The problem is that these vaccines, like most, must be given to healthy people. If they are injected into people already infected with the targeted strains, clinical studies have shown that they tend to increase the risk of precancerous lesions. This is why health authorities recommend vaccination at early ages (11-14 years in France), before any sexual intercourse that may expose to the risk of infection.

An unverifiable benefit on cancer

Adolescents (especially girls) are vaccinated in the hope of preventing cancer 20 or 30 years later.
However, it is impossible at this time to judge the benefit of vaccination on cervical cancer, simply because the first adolescents vaccinated 17 years ago have not yet reached the age at which this cancer usually occurs, i.e. 40-50 years. While clinical studies have shown some efficacy of the vaccines on infections and lesions due to the targeted HPVs, their usefulness in preventing cancer remains a matter of speculation at this time.
Moreover, over such a long time span (two to three decades), many other factors may play a role in the development of genital cancer: lifestyle, sexual practices, contraceptive methods, etc. This makes it difficult, if not impossible, to assess the real role of vaccines in this area.

Serious adverse events

On the other hand, many serious adverse events have been reported by vaccinated girls, including autoimmune diseases such as multiple sclerosis or lupus. But also Guillain-Barré syndromes, myasthenias, polymyositis, Verneuil’s disease, idiopathic hypersomnias, acute disseminated encephalomyelitis and other disabling morbidities with complicated names.
As always with vaccines, the exact number of these victims is not known and most of them are struggling to have the link between their pathology and the vaccination recognized. Some of them have joined together in the collective “Girls and Gardasil®” to take legal action. According to their lawyer, Camille Kouchner, 1,672 cases of adverse events were reported between 2006 and 2011, 352 of which were serious, for more than two million young women vaccinated.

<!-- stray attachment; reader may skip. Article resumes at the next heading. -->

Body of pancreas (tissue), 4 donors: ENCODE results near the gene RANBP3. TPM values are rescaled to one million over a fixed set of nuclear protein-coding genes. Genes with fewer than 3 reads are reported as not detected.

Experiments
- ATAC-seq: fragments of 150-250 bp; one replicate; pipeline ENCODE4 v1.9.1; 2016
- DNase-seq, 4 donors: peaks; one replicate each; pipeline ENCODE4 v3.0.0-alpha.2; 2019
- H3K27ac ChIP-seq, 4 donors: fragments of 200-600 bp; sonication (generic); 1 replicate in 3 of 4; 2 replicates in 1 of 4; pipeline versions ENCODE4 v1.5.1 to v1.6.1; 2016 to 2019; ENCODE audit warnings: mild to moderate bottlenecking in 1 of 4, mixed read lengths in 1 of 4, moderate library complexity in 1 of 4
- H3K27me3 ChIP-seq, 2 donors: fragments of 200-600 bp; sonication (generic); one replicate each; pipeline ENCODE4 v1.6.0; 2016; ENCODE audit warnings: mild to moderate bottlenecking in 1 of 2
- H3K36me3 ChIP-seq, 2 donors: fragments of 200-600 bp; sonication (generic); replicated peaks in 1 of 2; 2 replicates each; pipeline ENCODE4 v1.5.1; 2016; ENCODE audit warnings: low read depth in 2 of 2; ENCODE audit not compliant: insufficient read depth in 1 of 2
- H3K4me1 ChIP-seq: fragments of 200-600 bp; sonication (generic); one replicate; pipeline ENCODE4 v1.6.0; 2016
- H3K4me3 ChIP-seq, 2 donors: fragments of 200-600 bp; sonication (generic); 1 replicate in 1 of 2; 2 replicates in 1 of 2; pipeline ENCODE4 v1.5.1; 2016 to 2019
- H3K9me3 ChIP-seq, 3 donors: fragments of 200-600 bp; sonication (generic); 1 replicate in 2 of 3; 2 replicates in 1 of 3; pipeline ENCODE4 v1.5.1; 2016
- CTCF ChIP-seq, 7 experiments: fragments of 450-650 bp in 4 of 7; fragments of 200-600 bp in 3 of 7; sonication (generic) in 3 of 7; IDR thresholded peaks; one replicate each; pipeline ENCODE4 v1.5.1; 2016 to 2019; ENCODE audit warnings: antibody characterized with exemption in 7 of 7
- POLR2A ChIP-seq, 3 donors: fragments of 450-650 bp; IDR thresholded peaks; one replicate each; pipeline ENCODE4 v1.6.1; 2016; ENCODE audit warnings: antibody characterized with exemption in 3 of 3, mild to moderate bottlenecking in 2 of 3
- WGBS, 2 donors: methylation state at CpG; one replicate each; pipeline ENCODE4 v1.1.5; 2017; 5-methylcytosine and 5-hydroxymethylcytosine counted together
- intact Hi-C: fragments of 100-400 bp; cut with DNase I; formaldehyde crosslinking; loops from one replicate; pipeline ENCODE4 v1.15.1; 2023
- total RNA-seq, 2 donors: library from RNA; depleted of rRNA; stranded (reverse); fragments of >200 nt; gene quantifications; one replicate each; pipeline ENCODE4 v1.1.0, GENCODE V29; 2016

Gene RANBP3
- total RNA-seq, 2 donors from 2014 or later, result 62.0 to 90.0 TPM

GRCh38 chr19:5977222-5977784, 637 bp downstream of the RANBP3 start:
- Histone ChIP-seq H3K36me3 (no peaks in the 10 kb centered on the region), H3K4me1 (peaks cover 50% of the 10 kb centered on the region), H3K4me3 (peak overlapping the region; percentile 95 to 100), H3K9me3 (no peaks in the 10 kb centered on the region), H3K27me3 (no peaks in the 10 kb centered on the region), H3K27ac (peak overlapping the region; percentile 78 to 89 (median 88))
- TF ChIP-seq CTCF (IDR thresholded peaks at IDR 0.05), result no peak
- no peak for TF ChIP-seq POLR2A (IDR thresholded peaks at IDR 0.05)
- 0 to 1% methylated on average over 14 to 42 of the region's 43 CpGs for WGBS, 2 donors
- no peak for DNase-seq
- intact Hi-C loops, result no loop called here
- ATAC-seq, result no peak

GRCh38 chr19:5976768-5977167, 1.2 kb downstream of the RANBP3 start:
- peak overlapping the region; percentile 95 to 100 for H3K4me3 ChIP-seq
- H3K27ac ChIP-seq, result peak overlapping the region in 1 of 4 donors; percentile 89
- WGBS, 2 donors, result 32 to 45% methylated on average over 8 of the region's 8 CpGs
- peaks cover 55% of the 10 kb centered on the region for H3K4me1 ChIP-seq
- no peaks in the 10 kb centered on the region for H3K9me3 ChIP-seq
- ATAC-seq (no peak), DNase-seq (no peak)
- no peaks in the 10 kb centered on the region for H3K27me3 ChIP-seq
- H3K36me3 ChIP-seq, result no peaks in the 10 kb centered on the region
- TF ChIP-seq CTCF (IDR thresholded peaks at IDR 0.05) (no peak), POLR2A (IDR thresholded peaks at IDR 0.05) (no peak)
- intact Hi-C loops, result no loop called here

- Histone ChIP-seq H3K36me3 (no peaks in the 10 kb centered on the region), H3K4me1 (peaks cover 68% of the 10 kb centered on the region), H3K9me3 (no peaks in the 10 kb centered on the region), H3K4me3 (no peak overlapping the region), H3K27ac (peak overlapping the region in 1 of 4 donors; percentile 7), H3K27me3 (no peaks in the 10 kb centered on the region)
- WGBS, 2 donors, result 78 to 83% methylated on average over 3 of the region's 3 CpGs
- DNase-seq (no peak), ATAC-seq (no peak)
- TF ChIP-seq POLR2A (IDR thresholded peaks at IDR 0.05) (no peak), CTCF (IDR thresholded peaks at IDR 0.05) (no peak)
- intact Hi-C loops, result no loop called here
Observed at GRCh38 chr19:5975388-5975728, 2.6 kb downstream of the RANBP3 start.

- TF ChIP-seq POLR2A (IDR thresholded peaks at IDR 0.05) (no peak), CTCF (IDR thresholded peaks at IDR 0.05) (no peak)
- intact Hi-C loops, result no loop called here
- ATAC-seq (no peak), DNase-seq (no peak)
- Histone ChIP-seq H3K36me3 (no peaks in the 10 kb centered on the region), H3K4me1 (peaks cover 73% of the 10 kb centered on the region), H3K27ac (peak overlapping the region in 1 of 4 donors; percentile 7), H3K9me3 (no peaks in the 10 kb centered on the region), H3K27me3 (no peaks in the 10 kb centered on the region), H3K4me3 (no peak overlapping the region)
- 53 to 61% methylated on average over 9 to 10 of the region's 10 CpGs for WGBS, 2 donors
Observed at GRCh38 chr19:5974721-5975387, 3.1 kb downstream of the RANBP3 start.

Criminal complaints closed without follow-up

Ten complaints were filed in 2013 against the laboratory Sanofi Pasteur MSD (which markets Gardasil® in France) and against the French National Agency for the Safety of Medicines (ANSM) for “involuntary harm to persons and aggravated deception”. Twenty-five other complaints were filed in 2014 for “unintentional injury, violation of a manifest safety obligation and disregard for the principles of precaution and prevention”. But all were dismissed by the Paris Public Prosecutor’s Office, which considered that the link between the pathologies developed and the vaccination was not established.

A “decisive announcement” by the President

However, in view of the current data and the uncertainties as to the real benefit of these vaccines on cancers, in particular cervical cancer, one may wonder about the interest of the President of the Republic in promoting them with such zeal among teenagers. The Élysée speaks for this Tuesday of a “decisive announcement to eradicate the papillomavirus”. Let’s hope that it is not another vaccination obligation and that everyone will be able to keep their free and informed consent.

The testimony of Océane Bourguignon, the only victim of serious side effects for whom the imputability of her disease to the vaccination was recognized by a double expertise, accompanied by the testimony of the parents of Adriana, young girl who died following her vaccination.